Here Are The New Ads The U.S. Is Running In Central America To Stop Border Crossing

The Obama administration is running TV, radio, and print ads in the countries where thousands of undocumented immigrants, many of them children, are coming from. The White House is asking Congress for money to run more.

WASHINGTON — The Obama administration has begun running ads in Central America meant to stop people from leaving their native countries and heading for the U.S.–Mexico border.

The ad campaign, launched this week by U.S. Customs and Border Patrol (CBP), is meant to dispel rumors in Central American countries about U.S. immigration policy, especially for children, who have crossed the border in high numbers in recent months.

Additionally, deep in the Obama administration’s request for $3.7 billion to address the ongoing crisis at the border, is a second, relatively small sum. The $5 million State Department request would “support State Department media campaigns in Mexico, Guatemala, El Salvador, and Honduras, targeting potential migrants and their families,” according to White House fact sheet on the larger supplemental budget request announced earlier this week.

State Department representatives haven’t responded to multiple requests for comment on what the ad campaigns might look like. But the Border Patrol campaign offers insight into the kinds of messages the United States wants to get out in Central America.

2. The CBP ads, called “The Dangers Awareness Campaign,” are primarily in Spanish and are posted to an online repository.


The CBP says the ads are focused on delivering three messages:

1. The journey is too dangerous;
2. Children will not get legal papers if they make it.
3. They are the future—let’s protect them.

There’s also a major focus on explaining that children sent to America illegally do not get to stay.

The message from the U.S. government on immigration is clear—if you cross illegally into the U.S.:

- you cannot earn a path to citizenship;
- you are not eligible for the Deferred Action for Childhood Arrivals, or DACA;
- you will not get papers that allow you to stay; and
- you are putting yourself, or your child, in danger.

3. The ads are appearing for 11 weeks on “hundreds of billboards” and in “6,500 public service announcements for radio and television stations in the target countries,” according to the CBP.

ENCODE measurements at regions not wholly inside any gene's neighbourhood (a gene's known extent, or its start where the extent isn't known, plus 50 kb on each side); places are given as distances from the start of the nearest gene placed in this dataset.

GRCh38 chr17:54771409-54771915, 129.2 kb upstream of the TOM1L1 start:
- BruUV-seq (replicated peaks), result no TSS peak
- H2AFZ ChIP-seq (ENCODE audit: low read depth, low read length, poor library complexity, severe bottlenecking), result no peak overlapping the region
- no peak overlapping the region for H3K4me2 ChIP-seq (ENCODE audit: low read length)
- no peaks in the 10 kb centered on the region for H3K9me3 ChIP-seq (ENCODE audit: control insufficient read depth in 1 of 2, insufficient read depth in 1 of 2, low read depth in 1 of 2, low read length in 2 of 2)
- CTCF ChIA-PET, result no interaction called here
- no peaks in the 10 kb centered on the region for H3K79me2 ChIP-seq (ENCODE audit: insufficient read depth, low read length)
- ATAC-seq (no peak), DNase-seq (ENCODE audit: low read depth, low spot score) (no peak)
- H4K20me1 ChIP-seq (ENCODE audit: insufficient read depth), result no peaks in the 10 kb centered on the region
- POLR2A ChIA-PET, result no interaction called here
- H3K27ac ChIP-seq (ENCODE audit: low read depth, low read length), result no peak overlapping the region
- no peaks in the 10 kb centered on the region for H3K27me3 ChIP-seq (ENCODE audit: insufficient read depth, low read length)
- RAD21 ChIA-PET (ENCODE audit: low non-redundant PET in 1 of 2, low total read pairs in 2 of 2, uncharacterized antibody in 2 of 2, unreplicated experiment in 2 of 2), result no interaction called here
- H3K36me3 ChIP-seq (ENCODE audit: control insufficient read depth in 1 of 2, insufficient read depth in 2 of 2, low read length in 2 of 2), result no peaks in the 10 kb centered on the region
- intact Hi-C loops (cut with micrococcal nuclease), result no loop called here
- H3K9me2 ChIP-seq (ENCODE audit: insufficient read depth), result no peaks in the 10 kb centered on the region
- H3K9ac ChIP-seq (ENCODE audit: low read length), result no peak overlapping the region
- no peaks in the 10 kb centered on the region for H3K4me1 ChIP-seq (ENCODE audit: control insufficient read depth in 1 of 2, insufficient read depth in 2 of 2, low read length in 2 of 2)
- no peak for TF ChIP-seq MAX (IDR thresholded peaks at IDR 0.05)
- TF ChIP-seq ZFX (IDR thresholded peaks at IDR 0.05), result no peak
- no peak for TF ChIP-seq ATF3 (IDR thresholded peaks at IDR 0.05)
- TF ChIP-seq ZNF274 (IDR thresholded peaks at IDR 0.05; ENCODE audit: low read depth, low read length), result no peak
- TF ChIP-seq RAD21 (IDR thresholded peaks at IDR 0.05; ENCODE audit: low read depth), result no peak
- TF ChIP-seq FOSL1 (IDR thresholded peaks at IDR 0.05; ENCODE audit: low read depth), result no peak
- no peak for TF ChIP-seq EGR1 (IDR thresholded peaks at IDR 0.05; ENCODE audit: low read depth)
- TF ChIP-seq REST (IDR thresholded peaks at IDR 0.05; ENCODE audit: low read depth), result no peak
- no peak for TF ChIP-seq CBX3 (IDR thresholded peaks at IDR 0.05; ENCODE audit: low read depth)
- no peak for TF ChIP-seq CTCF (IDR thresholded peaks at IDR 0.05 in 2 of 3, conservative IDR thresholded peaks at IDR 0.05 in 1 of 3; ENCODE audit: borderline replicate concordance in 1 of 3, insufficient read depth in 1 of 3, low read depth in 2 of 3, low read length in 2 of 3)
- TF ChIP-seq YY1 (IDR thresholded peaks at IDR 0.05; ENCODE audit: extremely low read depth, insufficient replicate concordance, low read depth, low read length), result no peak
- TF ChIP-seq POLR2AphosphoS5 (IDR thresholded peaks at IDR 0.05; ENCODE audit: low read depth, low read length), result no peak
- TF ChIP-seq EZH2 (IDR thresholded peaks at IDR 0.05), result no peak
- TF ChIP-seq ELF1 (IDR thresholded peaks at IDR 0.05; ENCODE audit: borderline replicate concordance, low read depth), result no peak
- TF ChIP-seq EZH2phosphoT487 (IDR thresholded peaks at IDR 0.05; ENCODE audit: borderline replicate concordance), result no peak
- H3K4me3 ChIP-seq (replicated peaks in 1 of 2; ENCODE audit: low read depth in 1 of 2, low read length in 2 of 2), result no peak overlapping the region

At a July 2 press conference, U.S. Customs and Border Protection Commissioner Gil Kerlikowske said the ads were aimed at stopping border crossing before it starts. The dangers described in the campaign are real, he said, and said 226 would-be immigrants died making the trip to the border since October.

A CBP spokesperson told the Harlingen, Texas, Valley Morning Star that the ads are meant to counter the seductive claims of coyotes, who take thousands of dollars from poor families with the promise of a life in the U.S. for their young relatives.

“We want a relative that is about to send $5,000, $6,000 to a relative in El Salvador to see this message and say, ‘Oh my god, they’re saying that the journey is more dangerous,’” CBP spokesperson Jaime Ruiz told the paper. “We try to counter the version of the smuggler.”

4. Watch the ads CBP is broadcasting in Guatemala:

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The storyline in this ad, from the Valley Morning Star:

“[The ad] shows a teenage boy preparing to leave home for the U.S. His mother pleads with him not to go. He confides to his uncle — already in the U.S. — in a letter that she’s warning him about the dangers of the gangs on the train that immigrants ride through Mexico, the cartels that kidnap and the dayslong walk in the desert. Ultimately, he writes his uncle, ‘he who doesn’t take a chance, doesn’t win.’
The next image is of the boy dead on the cracked desert floor. A voiceover says smugglers’ claims that new arrivals will easily get papers are false. The television and radio spots all finish with a similar parting message: ‘They are our future. Protect them.’”

6. The spots are tailored for different countries. This is a version for Honduras:

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7. And here’s a version for broadcast in El Salvador.

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8. There are radio ads with catchy jingles too.


Listen to all the radio ads here.

9. Then there are the posters/billboards. Here are two samples.

Translation: “I thought it would be easy for my son to get his papers in the North. That wasn’t true.”

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